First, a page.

US 4882245 A
A photocurable composition which is useful as a permanent resist in the manufacture of printed circuit boards and packages of such boards comprises a multifunctional epoxidized resin, a reactive diluent, a cationic photoinitiator and, optionally, an exposure indicator, a coating aid and a photosensitizer.
1. A printed circuit board comprising a fully cured epoxy-resin-containing substrate, a pattern of conductive material disposed on said substrate, and an imagewise pattern of a fully cured photocurable composition disposed on said substrate;
said fully cured photocurable composition resulting from a reaction between a photocurable composition and a cationic photoinitiator;
said photocurable composition comprising the product of:
(a) a polyepoxyfunctional novolak resin which is curable through the action of said cationic photoinitiator; and
(b) a diluent soluble in developing solvents for photoresists and reactive with the epoxy functional groups of said epoxy novolak resin by the action of said cationic photoinitiator to form said fully cured composition insoluble in said developing solvents;
wherein said epoxy novolak resin comprises at least approximately 65 weight percent of the resin solids of said photocurable composition, said diluent comprises from approximately 10 to approximately 35 weight percent of said resin solids, and said cationic photoinitiator comprises from approximately 2 to approximately 6 weight percent of said resin solids;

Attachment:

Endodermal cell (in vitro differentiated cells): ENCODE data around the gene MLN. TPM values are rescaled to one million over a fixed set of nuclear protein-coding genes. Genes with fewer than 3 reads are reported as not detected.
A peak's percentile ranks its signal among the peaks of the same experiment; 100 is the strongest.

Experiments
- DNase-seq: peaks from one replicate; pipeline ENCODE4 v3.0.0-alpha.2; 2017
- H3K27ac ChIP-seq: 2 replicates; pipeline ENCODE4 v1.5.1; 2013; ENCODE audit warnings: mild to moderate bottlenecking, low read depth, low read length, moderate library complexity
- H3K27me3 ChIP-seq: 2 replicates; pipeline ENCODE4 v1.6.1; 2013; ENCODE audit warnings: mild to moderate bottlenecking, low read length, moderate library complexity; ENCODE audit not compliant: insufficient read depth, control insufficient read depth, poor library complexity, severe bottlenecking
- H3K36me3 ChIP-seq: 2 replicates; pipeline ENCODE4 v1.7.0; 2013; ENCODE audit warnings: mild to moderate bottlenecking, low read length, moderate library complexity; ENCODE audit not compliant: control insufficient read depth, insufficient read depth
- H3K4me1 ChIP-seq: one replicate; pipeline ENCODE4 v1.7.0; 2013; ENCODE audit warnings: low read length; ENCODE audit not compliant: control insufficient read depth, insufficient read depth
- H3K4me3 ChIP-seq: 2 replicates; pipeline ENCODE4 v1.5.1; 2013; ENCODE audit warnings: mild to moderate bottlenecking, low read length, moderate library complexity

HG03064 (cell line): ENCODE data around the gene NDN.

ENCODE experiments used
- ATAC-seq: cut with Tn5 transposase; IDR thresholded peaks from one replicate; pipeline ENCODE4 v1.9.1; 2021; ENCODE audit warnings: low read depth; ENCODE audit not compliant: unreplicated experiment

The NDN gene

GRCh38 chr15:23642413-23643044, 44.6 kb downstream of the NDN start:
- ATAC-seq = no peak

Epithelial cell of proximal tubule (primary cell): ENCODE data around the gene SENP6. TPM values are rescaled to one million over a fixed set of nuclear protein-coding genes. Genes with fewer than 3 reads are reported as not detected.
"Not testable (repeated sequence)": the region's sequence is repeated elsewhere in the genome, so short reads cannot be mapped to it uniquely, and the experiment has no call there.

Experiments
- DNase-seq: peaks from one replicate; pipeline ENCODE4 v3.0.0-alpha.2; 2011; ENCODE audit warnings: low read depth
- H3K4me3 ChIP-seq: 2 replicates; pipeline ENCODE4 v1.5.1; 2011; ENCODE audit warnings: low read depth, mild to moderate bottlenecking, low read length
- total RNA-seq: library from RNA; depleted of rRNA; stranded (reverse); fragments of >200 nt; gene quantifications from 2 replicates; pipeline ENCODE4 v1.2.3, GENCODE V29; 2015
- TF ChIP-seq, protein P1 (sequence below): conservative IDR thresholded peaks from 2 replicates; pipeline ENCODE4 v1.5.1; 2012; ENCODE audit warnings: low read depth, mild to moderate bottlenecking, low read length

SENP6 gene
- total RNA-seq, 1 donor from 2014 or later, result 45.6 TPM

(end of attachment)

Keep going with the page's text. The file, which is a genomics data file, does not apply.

said fully curved photocurable composition being at least approximately 0.0015 inch in cross sectional height; and
said fully cured photocurable composition being substantially resistant to delamination from said substrate when temperature cycled.
2. A package comprising at least 2 printed circuit boards according to claim 1; said circuit boards having been fully cured in layered contact.
3. The package of claim 2 which additionally comprises at least one enclosing layer.
4. The package of claim 3 wherein the enclosing layer includes an epoxy containing resin.
5. The printed circuit board as in claim 1 wherein said epoxy novolak resin has an average of about eight epoxy functional groups.
6. The printed circuit board as in claim 5 wherein said diluent is a cycloaliphatic epoxide.
7. The printed circuit board as in claim 1 wherein said diluent is a cycloaliphatic epoxide.
8. The printed circuit board as in claim 7 wherein said diluent is 3,4 epoxycyclohexmethyl-3,4 epoxycyclohexyl carboxylate.
9. The printed circuit board as in claim 6 wherein said diluent is 3,4 epoxycyclohexylmethyl-3,4 epoxycyclohexyl carboxylate.
10. The printed circuit board as in claim 7 wherein said diluent is 7-oxabicyclo(4.1.0)heptane3-carboxylic acid, 7-xoabicyclo(4.1.0)hept3)ylmethyl ester.
11. The printed circuit board as in claim 6 wherein said diluent is 7-oxabicyclo(4.1.0)heptane-3-carboxylic acid, 7-oxabicylo(4.1.0)hept-3-ylmethyl ester.
12. The printed circuit board as in claim 1 wherein said photoinitiator is a triarylsulphonium salt or mixtures of such salts.
13. The printed circuit board as in claim 12 wherein said photoinitiator is a triarylsulphonium hexafluoro antimonate and thio phenoxy triarylsulphonium hexafluoro antimonate.
14. The printed circuit board as in claim 1 wherein said epoxy novolak resin comprises approximately 78 to approximately 83 weight percent of said resin solids.
15. The printed circuit board as in claim 14 wherein said diluent comprises from about 12 to about 17 weight percent of said resin solids.
16. The printed circuit board as in claim 15 where said cationic photoinitiator comprises about 4 weight percent of said resin solids.